Karin Watanabe is not dissimilar from the average American ‘tween.’ She lists music, crafts and sweets among her favorite things.
There are two things however, that set her apart from said tween group. Karin is a Japanese exchange student. Earlier this summer, with the love and support of her parents Yukaka and Michiyo Wantanabe, the 12-year-old boarded a plane and traveled over 5,300 miles for the experience of a lifetime.
On July 22, 2009 Karin arrived in Sacramento to the welcoming arms of her host parents Mark and Monica Perrone. The Knights Ferry couple serves as International Exchange Leaders with the Orange Blossom 4-H group.
According to Monica Perrone, the family first learned of the exchange program several years ago, while attending a general information meeting for the Orange Blossom 4-H. Their son Paul, now 14, was 12 at the time and the couple thought the exchange sounded like an ideal opportunity for their son.
“It was a good experience,” Monica said of the 12-year-old boy the family hosted in 2007.
“It’s a good opportunity for a short term exchange,” she added in regards to the 30-day stay period.
The program the family participates with is a partnership between the 4-H International Exchange Program and Labo, a youth development organization in Japan.
“It’s all about cultural exchange,” Monica shared.
The 2007 experience was so positive, that the family made the decision to host a female student when their daughter Anna was 12 so she could share the same experience as her older brother.
In late spring the family began correspondence with Karin and her family.
“She has been preparing for the homestay program since she was a young girl,” Monica said, adding that Karin’s older brother, Ryotato, 17, also participated in a homestay through Labo.
According to the Labo website (http://labo-exchange.com) “Labo offers an integrated program of language learning, cultural awareness, and personal discovery and growth. Dedicated Labo staff and volunteer leaders work to help children grow into well-rounded, open-minded, and responsible members of society.”
“I want to go to America for homestay,” Karin shared of her travels stateside.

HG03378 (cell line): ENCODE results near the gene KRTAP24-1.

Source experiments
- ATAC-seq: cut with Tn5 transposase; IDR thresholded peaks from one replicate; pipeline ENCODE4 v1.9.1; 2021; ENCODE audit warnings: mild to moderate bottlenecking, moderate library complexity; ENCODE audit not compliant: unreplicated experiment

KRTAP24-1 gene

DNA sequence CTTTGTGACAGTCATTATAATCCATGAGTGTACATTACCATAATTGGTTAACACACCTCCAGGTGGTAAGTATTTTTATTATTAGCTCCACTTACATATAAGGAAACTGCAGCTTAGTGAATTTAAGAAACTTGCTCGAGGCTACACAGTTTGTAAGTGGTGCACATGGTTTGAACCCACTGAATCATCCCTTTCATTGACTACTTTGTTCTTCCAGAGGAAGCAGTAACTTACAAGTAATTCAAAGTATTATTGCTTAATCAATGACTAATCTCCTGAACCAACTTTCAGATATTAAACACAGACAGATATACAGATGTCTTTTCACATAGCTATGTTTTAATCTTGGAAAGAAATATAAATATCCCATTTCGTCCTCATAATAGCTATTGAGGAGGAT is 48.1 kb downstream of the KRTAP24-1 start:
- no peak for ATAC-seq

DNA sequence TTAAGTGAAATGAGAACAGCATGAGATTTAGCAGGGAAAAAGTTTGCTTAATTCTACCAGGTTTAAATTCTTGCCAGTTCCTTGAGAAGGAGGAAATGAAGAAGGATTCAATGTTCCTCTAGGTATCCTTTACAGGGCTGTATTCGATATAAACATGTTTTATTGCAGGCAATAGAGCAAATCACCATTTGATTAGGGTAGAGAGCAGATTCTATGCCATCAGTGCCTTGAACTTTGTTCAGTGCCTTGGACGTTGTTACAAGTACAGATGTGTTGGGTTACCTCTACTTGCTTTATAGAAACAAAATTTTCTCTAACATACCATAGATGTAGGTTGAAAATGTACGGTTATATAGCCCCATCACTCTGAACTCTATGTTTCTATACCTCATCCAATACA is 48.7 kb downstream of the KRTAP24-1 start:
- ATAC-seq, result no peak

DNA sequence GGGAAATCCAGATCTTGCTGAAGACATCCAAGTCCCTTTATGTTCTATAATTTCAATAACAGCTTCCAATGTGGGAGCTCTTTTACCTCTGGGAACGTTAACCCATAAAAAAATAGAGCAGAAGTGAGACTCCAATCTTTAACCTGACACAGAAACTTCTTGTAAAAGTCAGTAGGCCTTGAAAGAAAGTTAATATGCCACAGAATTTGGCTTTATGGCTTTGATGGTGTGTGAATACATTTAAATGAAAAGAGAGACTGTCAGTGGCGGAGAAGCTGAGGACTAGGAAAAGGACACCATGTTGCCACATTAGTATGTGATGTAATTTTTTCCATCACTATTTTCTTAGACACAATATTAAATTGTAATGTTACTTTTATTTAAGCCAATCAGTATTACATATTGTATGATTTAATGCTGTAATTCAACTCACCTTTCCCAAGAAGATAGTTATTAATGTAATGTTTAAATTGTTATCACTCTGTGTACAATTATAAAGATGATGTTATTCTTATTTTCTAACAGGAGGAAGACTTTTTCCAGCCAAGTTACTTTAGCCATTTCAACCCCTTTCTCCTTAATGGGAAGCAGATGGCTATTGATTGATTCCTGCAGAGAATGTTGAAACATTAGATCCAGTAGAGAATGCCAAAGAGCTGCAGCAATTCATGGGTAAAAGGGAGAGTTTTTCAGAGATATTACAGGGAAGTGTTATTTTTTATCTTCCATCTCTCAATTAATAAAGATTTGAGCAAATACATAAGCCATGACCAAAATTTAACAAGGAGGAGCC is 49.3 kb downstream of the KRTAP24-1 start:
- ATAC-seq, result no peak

While her English is a bit rough, Karin and the Perrone family managed to navigate their way through the language barrier while she stayed at their home.
“She’s good at English,” Monica said of Karin. “We get by. You can read so much from body language.
“The only real challenge has been diving into a topic in depth.”
One challenge the family did not face was keeping the 12-year-old busy and entertained. While it is not the goal or the mission of the project for the host family to serve as tour guides, the Perrone family enjoyed showing Karin many of the sights of Northern California.
During her 30-day stay the family took her to the Santa Cruz Beach Boardwalk, San Francisco, Yosemite, as well as the local Farmer’s Market, New Melones lake, a tennis camp and the sights of Knights Ferry.
“Really having her here…” Monica said, “… you know how it is, you get so busy. Having Karin here has given us an excuse to have fun.”
But the family has not just ‘had fun’ and enjoyed having their student along on the road trips. Karin also rode a horse for the first time and enjoyed cooking dinners with the family.
“I think she’s very brave to do this at 12 years old,” Monica said of Karin. “She’s just a fun-loving wonderful kid.
She has a great support network through Labo,” the host mother added. “There is a structure, so if she did not know what to do with herself there is some guidance. It’s as if she sees this as a task and she wants to do well.”
When asked her opinion on her experience while in Oakdale, California Karin stated, “Oakdale … big, calm, trees so beautiful. Japan is small. America is beautiful.”
Through her body language and facial expressions Karin made it clear that she had not only enjoyed her stay in Oakdale, but was grateful to her host family as well. When asked if she was ready to return to Japan, she said, “Excited to go.”
Thirty days and 5,300-plus miles is a long way from home, regardless of age.
“I don’t know if we are an atypical example,” Monica said, “but this has been a breeze.
“I would encourage more families to do it. There are no regrets. We have all learned something about ourselves along the way. This has given us the opportunity to share what we love about our family and our community.”
4-H also provides exchanges with Australia, Costa Rica and Finland. Additional information is available at www.ca4h.org/exchange or by contacting Program Representative, Pat English at firstname.lastname@example.org.